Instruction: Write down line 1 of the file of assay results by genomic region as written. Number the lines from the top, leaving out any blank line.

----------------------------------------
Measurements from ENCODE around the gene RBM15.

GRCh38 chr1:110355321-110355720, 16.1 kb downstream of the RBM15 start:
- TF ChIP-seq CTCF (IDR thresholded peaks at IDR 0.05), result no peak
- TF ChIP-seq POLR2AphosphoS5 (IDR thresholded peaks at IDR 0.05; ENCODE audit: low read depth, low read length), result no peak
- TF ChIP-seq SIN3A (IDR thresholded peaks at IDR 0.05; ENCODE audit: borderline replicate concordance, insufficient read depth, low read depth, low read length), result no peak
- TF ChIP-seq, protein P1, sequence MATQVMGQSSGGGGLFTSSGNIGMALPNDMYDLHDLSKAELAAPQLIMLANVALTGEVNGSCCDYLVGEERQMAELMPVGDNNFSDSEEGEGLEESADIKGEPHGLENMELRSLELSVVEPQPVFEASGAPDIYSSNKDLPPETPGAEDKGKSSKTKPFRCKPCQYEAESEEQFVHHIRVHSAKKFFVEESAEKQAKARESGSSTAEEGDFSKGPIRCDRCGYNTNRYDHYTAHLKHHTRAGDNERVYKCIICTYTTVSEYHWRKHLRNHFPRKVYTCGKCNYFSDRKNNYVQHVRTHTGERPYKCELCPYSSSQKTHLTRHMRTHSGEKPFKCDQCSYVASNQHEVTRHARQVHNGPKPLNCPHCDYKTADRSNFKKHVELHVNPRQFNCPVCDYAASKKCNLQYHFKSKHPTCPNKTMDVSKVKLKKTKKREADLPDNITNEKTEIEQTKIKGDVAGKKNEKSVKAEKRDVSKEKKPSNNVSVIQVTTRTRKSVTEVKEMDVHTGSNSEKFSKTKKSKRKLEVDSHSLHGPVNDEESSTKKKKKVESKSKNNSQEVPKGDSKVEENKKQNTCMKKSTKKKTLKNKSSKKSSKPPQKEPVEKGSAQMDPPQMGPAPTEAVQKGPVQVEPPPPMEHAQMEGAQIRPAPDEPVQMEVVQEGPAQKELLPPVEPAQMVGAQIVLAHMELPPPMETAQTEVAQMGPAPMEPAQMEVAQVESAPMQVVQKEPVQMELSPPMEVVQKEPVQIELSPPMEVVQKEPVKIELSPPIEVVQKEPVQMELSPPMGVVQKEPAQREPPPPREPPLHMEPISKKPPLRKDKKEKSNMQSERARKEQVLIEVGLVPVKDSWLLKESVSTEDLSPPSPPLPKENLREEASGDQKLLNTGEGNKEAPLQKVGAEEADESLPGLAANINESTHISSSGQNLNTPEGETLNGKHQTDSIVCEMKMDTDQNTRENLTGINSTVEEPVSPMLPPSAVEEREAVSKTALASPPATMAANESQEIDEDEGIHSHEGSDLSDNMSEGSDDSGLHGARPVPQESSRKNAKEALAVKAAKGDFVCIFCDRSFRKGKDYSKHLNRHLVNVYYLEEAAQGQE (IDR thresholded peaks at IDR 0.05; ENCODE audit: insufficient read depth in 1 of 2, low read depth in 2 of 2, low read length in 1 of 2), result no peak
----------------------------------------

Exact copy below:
Measurements from ENCODE around the gene RBM15.